Blog / 2008 / The Fine Art of Presenting Your Work

May 22, 2008

Art should explain itself. It should be its own reason, its own promoter. Only, it doesn’t and isn’t, not in today’s information-overload world. There is too much art out there for simply excellent work to get noticed. An artist’s oeuvre requires a promotional machine behind it in order to attract an audience.

Sometimes I resent how much energy promotion steals from studio time, but, on my better days, I integrate the marketing aspect of what I do with the rest of it. Since I believe that art isn’t art until it is seen—until someone engages with it—getting an audience is technically part of the creative process!

So far as I can tell, this is what it means to present your work properly:

  1. Document your work.
  2. And do it in a way that flatters your art. A lot of work these days looks better in reproduction than in person. While you don’t want that to be the case with your art, you do want to be able to compete in reproduction.

  3. Have all the accoutrements of a professional artist.
  4. This means business cards and postcards to hand out, as well as a website to show off your portfolio. Without these promotional bits and pieces, no one will believe that you take your work seriously.

  5. Learn to love writing artist statements.
  6. And I say statements, plural! The idea that your entire body has to fit into one elegant and inviting paragraph is nonsense. You should know what your art as a whole is about and be able to sum it up in a sentence or two, but statements are about more than that.

  7. Forget grant-writing.
  8. When I was starting out, I was on the fence about granting bodies. I liked the idea of being recognized for my work in a financial but strictly non-commercial way, but I also had a need to do my thing without feeling beholden to anyone. That said, I did end up applying for a grant in 2005, and, when I was rejected, I realized I was misdirecting my energy.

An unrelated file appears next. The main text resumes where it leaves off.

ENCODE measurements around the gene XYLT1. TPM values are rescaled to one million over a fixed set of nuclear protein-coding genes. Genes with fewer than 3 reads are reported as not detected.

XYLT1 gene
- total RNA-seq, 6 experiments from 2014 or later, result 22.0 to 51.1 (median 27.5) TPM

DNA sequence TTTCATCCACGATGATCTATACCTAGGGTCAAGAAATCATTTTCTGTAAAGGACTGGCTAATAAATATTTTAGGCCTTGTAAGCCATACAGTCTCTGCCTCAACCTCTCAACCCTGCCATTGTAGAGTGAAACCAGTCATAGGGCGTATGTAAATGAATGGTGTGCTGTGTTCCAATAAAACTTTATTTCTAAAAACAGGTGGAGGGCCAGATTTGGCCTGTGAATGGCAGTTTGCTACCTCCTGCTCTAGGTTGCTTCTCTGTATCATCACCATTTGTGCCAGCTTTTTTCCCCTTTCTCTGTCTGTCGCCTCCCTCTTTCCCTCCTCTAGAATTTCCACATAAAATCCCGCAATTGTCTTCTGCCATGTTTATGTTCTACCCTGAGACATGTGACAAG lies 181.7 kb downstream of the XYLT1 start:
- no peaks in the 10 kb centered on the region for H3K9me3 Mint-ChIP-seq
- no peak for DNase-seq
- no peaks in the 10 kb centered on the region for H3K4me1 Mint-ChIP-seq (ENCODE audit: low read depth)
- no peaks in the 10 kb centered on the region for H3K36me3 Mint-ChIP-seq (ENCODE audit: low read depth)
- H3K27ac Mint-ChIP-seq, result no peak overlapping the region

What an artist needs is attention, not grant money. Recognition in the press will lead to all sorts of good things, including awards, so press releases are the place to focus writing efforts. Besides being the only way to get reviewed, announcements are an ideal way to practice writing about your work in an engaging and succint manner. Show journalists and critics how easy and/or vital it would be to write about your series. Make them want to tell the story of your work.

If you want more personalized help figuring out how to present your art, you can hire me as an art guide!
Gwenn Seemel photographed while doing a TV interview
photo by David
UPDATE

August 29, 2016

Since posting this article, I have won a few grants, and I have plenty to say about how to make that happen for you. For more about what it means to be a professional artist versus a hobbyist, check out this video.

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